Considering U.S. and global oil markets separately would make little sense. Reserves of both oil and gas cluster in a few regions of the world; while Middle Eastern countries harbor well over half of proven oil reserves, the former Soviet Union, Iran and tiny Qatar account for 60% of proven gas reserves.13 Oil, however, moves easily from producing regions to the point of consumption. Shippers can easily redirect ocean tankers from one destination to the other. Pipelines provide the cheapest overland transportation for oil, but significant amounts also travel by rail, road and river barge.
Natural gas transportation is less flexible due to the low energy density of gas. At atmospheric pressure, a cubic foot of natural gas provides about 1,000 British thermal units (BTU) of energy; the same volume of gasoline (about two gallons) provides over 300,000 BTU. The energy density of natural gas can be increased by compression, but even at 1,000 pounds per square inch, gas carries far less energy per unit of volume than oil.
In early 1997, EIA released the government's primary domestic energy forecast, the Annual Energy Outlook (hereafter AEO 97). To the dismay of renewable energy advocates and other environmentalists, EIA's reference case suggested that geothermal, solar, wind and biomass (including cogenerators) would supply substantially less new electric generating capacity than the agency had forecast in previous years. Whereas AEO 95 had reckoned the combined contribution in 2010 from these resources at 24.4 gigawatts (GW), AEO 96 shrank the estimate to 18.4 GW, and AEO 97 cut it even further to 17.3 GW. The windpower forecast took an especially large cut. While AEO 95 predicted 10.0 GW of windpower by 2010 (the latest year then considered), AEO 96 cut that to 5.1 GW, and AEO 97 reduced it to only 3.8 GW.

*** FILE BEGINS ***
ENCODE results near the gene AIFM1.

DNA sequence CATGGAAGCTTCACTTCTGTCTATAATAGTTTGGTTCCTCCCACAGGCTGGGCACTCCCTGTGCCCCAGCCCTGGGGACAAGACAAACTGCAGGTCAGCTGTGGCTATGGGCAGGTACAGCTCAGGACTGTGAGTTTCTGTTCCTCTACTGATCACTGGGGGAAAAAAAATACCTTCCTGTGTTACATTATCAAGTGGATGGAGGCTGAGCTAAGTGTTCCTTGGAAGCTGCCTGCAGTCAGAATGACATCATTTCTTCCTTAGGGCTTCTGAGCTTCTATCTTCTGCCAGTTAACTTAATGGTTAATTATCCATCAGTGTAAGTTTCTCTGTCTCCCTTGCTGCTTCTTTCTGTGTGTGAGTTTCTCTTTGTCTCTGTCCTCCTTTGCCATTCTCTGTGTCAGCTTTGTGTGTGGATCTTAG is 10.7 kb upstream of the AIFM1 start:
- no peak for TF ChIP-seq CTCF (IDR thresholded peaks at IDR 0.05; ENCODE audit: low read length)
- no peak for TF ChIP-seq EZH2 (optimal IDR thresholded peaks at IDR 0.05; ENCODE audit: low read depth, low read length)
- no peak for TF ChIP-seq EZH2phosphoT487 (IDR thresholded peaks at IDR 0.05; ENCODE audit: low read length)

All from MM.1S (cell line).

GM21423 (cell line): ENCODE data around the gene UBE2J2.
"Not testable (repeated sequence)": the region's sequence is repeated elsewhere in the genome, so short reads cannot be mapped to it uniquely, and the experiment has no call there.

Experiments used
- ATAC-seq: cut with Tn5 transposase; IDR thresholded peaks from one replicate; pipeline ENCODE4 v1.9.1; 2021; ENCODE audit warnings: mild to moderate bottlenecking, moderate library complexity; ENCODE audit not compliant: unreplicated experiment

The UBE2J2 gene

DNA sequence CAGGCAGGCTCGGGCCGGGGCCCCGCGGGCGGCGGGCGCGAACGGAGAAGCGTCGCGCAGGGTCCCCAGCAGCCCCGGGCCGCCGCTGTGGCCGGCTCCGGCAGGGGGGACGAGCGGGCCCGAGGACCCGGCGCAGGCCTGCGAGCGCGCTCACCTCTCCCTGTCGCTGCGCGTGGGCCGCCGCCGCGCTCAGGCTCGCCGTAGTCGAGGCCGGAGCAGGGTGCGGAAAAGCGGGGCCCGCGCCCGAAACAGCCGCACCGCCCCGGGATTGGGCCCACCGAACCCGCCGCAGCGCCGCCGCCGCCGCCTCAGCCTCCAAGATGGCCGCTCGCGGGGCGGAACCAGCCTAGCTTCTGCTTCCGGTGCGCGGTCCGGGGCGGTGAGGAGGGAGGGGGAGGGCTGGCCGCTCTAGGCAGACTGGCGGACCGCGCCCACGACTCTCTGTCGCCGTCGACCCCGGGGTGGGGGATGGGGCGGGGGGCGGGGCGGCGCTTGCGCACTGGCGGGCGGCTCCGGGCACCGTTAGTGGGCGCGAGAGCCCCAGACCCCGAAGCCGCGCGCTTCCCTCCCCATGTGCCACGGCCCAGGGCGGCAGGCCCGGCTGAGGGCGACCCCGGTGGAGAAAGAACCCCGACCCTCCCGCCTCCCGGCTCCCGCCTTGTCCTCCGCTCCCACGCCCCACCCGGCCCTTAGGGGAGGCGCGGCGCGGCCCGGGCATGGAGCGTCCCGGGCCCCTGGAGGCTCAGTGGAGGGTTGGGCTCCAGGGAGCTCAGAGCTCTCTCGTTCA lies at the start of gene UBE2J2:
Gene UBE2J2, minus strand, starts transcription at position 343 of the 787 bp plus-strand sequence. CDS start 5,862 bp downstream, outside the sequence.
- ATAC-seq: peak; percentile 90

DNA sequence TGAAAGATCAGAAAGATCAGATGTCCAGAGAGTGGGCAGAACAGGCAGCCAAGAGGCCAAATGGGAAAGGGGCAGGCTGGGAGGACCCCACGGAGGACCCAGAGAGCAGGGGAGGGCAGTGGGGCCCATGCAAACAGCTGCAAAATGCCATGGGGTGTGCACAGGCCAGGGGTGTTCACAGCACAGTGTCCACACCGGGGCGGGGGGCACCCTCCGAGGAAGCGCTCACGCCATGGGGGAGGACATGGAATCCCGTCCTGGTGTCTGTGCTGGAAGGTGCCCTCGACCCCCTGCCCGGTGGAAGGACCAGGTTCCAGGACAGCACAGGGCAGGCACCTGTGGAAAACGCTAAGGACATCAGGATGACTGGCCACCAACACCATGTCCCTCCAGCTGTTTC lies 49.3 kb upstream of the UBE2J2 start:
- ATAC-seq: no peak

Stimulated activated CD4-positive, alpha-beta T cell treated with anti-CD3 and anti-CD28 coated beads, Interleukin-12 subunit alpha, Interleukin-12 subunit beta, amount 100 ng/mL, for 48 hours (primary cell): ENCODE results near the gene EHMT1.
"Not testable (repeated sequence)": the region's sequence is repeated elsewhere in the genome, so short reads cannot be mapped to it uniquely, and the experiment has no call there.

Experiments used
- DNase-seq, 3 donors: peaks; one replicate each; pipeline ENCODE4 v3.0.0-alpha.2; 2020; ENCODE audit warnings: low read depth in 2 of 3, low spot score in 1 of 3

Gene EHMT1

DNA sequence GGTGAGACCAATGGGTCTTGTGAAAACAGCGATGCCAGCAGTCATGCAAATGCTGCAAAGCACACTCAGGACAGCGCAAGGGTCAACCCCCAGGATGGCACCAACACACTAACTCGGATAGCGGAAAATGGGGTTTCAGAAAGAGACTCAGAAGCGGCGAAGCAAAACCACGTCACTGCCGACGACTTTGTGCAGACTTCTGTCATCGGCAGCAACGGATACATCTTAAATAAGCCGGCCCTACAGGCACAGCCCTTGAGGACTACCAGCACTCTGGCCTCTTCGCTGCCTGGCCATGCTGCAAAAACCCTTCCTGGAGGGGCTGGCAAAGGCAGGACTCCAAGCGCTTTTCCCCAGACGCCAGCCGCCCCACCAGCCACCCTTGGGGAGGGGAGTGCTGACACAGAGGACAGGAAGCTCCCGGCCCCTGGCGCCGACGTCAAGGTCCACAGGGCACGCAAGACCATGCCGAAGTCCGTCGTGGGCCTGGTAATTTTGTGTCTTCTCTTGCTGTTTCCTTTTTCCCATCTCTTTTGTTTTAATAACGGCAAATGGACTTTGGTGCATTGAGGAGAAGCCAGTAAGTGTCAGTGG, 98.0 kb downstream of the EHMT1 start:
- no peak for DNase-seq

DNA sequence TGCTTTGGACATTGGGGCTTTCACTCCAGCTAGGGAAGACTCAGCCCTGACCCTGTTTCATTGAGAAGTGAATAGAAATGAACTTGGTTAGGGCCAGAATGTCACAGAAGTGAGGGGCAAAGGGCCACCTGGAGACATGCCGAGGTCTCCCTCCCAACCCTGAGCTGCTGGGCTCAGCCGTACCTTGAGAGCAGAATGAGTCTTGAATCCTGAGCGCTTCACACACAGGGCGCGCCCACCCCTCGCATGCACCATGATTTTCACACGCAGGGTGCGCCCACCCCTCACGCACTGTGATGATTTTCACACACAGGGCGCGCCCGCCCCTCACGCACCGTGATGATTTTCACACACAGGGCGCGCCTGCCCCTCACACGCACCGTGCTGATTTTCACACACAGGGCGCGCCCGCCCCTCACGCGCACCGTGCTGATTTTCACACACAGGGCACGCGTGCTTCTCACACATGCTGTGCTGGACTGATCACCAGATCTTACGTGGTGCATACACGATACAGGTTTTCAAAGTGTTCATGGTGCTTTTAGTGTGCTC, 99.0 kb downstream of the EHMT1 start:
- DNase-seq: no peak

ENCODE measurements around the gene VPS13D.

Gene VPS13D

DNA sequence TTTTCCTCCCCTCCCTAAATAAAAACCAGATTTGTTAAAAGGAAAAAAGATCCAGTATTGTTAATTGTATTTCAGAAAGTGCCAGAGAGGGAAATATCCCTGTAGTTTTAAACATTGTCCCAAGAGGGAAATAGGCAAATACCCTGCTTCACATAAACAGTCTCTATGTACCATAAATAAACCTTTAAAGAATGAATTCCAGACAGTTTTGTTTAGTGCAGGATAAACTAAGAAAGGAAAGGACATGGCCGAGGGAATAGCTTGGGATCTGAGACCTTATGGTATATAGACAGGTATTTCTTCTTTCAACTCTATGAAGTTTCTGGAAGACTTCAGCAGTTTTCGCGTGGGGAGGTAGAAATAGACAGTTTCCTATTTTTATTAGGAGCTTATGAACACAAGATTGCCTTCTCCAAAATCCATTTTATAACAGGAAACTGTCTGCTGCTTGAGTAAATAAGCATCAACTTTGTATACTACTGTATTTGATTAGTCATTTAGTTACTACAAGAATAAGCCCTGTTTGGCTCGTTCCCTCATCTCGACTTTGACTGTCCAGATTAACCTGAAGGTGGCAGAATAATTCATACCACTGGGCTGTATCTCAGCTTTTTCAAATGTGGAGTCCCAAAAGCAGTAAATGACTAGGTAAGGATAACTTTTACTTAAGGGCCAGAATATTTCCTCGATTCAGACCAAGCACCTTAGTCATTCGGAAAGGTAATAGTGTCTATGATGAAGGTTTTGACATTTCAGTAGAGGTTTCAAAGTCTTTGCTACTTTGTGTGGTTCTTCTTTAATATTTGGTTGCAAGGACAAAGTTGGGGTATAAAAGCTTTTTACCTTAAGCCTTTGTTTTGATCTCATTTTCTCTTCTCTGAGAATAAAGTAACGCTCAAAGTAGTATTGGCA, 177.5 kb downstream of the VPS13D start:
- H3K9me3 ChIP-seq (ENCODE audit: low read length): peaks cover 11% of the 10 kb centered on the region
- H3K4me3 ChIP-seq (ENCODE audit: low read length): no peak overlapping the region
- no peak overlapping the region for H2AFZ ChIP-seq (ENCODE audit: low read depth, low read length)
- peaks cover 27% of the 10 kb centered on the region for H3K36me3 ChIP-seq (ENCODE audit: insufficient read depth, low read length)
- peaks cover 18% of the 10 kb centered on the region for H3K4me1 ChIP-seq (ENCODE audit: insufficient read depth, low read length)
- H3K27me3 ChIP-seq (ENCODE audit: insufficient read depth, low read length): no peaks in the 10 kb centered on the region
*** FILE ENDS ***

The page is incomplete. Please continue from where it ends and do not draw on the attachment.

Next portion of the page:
Policy shifts account for some of the changes. For example, in January 1995, the Federal Energy Regulatory Commission overturned California's Biennial Resource Plan Update, which had aggressively woven large amounts of renewable resources into the state's energy plan. However, AEO 96 and 97 also embody the EIA's controversial decision-long sought by the gas industry-to reduce its natural gas price projections. In 1995, EIA had forecast wellhead prices of almost $3.50 per thousand cubic feet (mcf) for 2010, but AEO 96 lowered that to $2.15, and AEO 97 to $2.01 mcf. EIA attributed the reduction to falling drilling costs and rising yields per well.
Due to lower prices, EIA foresees combined-cycle gas turbines dominating the market for new electricity generating equipment. AEO 97 predicts that electricity suppliers will add 319 GW of new and replacement capacity between 1995 and 2015; 81% of those plants will burn gas, or gas and oil. According to EIA, renewable energy resources, including conventional hydropower and municipal solid waste, will contribute only 4% to the additions. In the projections, the percentage of electricity generated from natural gas rises from 15% in 1995 to 31% in 2015, and gas consumption by the electric sector (excluding cogenerators) rises from 3.5 Tcf in 1995 to 8.5 Tcf in 2015.